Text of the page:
The Atlanta Fed is out today with its latest mark down in the US GDP growth estimate for Q1 2018:
The GDPNow model estimate for real GDP growth (seasonally adjusted annual rate) in the first quarter of 2018 is 1.9 percent on April 16, down from 2.0 percent on April 10. The nowcast for first-quarter real personal consumption expenditures growth declined from 1.1 percent to 0.9 percent after this morning’s retail sales release from the U.S. Census Bureau.
Economic growth is slowing, not just in the US, but worldwide. Despite China’s officially proclaimed 6.8% growth rate in the first quarter today, Capital Economics estimates that it was closer to 4.8%, down from around 6% six months ago.
As explained in the latest Q1 2018 Hoisington Quarterly Review, unprecedented debt abuse over the past 8 years is now compounding an economic slowdown globally, while rendering the economy increasingly immune to the efficacy of monetary stimulants in truncating the coming recession. Here’s why:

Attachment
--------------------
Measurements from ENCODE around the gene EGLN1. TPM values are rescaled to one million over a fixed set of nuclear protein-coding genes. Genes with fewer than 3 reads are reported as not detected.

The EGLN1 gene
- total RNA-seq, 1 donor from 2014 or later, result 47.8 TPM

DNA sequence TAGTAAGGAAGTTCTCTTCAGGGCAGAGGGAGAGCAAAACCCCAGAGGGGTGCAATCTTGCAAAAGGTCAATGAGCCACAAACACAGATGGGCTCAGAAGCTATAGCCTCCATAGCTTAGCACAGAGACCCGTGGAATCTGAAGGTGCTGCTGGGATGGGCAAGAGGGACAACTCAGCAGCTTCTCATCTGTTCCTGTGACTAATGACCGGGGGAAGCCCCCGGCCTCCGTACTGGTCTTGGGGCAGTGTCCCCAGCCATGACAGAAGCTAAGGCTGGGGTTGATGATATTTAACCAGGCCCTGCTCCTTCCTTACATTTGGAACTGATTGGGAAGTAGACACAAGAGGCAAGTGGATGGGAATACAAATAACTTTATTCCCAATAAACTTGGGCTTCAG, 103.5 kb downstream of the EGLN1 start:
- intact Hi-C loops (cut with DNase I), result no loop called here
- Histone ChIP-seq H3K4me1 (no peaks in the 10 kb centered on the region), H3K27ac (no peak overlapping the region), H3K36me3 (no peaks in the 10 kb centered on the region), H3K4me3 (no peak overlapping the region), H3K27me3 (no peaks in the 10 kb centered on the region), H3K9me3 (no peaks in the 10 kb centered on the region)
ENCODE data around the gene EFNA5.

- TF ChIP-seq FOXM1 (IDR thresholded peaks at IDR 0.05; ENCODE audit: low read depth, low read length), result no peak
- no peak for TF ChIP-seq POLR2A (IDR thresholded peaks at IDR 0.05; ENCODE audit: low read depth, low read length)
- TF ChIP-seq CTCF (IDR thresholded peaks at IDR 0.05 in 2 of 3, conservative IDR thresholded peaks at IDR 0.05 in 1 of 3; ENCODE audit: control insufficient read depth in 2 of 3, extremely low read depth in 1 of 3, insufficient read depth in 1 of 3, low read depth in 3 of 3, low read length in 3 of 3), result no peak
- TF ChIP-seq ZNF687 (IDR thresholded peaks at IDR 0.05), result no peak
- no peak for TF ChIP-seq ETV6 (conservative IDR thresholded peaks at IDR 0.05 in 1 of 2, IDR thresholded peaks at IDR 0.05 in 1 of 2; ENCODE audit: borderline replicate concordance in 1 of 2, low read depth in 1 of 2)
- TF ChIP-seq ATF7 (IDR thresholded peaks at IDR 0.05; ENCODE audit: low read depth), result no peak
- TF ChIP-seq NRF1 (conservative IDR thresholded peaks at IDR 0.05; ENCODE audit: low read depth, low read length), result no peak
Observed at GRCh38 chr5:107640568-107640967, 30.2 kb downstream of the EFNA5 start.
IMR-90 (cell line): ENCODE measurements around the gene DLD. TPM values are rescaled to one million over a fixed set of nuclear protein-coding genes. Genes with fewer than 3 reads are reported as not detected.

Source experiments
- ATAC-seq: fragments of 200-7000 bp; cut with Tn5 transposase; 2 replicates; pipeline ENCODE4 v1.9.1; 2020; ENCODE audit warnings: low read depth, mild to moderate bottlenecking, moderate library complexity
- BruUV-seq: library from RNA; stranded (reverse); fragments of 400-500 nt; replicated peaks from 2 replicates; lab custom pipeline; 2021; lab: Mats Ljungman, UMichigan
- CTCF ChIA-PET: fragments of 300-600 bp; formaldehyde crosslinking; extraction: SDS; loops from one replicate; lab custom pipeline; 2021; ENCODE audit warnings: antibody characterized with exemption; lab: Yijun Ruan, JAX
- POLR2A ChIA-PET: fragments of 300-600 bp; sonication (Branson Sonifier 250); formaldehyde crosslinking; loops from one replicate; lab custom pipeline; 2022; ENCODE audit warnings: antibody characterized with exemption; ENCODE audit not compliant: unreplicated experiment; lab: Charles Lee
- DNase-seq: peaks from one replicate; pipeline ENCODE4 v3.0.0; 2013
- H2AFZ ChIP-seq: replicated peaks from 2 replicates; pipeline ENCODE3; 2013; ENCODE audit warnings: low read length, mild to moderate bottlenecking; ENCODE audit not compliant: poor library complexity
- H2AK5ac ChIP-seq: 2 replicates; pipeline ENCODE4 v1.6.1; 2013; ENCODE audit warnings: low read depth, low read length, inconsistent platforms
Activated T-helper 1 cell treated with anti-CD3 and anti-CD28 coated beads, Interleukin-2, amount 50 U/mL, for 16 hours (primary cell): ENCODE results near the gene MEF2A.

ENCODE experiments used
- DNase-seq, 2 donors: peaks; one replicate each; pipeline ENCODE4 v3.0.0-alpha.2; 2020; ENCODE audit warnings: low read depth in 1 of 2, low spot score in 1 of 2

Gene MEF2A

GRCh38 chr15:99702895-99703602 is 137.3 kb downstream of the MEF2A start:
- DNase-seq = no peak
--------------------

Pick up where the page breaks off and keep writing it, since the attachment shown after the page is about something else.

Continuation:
The fact that there is such a long lag between policy change and economic impact is critical in analyzing the circumstances today. For instance, suppose the Fed is able to identify the next recession on day one. Also, suppose that on the first day of the recession the Fed drops the federal funds rate to zero. Due to the economy’s extreme over-indebtedness, along with long monetary policy lags, a minimum of one and half years could elapse before even a slight economic recovery is experienced. But, recovering from the next recession, the lag could be much longer since interest rates are so close to the zero bound and indebtedness continues to rise to record levels. Both will interfere with the potency of the liquidity effect. Thus, despite a rapid Fed response, a long recession could ensue.
Where savings is present consumption denied, debt is future consumption denied. And here is an updated portrait of the debt now weighing on the world’s future consumption.